DNA repair inhibitors and synthetic lethal strategies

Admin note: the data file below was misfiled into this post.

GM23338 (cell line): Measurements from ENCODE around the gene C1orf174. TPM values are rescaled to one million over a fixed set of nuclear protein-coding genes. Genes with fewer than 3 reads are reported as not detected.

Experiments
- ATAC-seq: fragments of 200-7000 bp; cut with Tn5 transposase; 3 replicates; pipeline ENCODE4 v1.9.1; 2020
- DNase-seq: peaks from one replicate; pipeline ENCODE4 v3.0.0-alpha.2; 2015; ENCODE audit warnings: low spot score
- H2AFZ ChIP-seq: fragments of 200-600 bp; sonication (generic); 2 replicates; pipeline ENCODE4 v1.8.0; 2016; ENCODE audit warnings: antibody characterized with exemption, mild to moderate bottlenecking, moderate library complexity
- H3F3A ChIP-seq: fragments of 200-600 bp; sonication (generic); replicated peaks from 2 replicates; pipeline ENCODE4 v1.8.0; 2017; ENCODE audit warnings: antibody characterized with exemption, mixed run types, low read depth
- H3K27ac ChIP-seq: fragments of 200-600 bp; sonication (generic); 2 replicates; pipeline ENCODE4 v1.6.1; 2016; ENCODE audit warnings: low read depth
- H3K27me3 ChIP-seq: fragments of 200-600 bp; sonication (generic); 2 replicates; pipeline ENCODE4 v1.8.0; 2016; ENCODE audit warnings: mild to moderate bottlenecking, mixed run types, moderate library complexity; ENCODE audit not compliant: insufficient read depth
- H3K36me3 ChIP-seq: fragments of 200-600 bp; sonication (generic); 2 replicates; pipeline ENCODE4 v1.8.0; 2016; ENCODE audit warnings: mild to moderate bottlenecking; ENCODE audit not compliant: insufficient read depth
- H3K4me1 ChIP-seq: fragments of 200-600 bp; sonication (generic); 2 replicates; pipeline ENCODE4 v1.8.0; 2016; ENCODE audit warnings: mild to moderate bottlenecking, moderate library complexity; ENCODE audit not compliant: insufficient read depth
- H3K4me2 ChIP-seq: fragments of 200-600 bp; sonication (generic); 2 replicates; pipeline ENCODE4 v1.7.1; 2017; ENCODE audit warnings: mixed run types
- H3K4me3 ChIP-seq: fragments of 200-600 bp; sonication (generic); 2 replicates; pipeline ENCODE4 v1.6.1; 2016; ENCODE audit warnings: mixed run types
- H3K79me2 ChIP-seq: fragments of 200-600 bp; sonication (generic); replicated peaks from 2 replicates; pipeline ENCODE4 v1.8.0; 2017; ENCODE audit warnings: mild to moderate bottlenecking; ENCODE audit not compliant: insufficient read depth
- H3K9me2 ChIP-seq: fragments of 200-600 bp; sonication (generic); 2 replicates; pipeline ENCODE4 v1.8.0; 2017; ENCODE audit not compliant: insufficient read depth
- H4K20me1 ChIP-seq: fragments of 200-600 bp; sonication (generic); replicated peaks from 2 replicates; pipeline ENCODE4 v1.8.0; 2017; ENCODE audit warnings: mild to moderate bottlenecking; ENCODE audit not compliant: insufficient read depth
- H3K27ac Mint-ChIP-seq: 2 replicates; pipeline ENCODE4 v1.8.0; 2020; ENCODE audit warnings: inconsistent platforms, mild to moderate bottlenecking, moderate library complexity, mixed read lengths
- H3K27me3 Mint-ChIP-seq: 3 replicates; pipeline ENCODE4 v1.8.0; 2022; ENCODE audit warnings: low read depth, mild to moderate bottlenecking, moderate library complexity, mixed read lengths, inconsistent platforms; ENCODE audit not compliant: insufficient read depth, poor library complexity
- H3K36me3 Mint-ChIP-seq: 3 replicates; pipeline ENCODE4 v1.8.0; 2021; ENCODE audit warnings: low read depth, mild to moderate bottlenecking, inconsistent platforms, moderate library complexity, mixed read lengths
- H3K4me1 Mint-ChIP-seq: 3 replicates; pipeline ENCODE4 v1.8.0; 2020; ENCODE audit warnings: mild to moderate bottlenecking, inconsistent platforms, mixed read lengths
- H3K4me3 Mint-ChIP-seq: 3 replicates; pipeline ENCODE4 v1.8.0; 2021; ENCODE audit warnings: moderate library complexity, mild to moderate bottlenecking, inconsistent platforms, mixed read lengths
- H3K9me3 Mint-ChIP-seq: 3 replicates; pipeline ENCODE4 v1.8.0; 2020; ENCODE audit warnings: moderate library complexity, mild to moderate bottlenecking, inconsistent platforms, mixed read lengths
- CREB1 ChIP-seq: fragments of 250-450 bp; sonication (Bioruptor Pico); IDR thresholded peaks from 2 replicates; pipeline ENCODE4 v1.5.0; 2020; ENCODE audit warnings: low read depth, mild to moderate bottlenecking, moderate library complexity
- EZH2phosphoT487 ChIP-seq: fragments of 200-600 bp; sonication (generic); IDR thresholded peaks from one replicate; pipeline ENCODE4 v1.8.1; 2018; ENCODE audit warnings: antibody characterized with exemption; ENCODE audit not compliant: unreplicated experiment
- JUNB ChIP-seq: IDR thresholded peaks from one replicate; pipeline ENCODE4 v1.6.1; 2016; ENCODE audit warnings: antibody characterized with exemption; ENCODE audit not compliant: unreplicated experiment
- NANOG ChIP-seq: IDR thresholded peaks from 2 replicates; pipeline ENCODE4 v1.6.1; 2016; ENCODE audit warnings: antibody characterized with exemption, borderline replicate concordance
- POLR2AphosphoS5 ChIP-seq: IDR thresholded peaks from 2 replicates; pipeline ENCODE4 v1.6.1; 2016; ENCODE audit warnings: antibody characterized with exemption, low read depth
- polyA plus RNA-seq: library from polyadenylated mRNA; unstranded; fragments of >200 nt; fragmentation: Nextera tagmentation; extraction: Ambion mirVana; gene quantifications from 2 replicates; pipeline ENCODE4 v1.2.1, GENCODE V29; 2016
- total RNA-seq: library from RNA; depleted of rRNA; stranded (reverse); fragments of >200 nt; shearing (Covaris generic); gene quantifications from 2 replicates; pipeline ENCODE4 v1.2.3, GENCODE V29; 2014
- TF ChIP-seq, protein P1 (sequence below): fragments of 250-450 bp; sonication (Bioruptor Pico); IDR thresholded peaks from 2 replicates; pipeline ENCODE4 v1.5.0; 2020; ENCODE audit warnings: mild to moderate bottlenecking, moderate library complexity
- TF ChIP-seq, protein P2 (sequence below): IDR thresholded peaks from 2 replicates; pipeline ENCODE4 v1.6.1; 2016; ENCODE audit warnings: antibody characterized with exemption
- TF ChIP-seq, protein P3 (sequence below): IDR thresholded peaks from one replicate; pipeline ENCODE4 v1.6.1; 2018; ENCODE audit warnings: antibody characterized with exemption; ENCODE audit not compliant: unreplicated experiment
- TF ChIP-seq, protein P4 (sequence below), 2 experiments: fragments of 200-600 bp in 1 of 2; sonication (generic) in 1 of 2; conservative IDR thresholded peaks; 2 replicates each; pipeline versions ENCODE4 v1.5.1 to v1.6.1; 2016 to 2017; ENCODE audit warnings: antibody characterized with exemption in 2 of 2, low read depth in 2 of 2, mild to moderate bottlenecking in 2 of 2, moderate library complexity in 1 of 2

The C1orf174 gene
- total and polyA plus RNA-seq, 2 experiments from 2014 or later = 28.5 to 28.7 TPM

In most developping countries, cancer is the main cause of human death with cardiovascular diseases. The initial event for cancer formation is mutations in the genetic material. In recent years, it has been increasing clear that mutations in DNA repair enzymes contribute to genome instability and cancer. Increasing DNA damage in cancerous cells through radiotherapy or chemotherapy has been useful treatments for cancer. However, these approaches have several drawbacks including secondary mutations in healthy cells. Hence, we need to design more clever, and efficient approaches to kill cancer cells in the context of personalized medicine. Synthetic lethality is an approach to study selective cell killing where inactivation of two pathways leads to cell death whereas a mutation in only one of these pathways does not, and by itself is said to be viable. We are currently working to develop a synthetic lethal strategy that will kill only the cells mutated in the tumor suppressors BRCA1, BRCA2, or PALB2 and spare normal cells.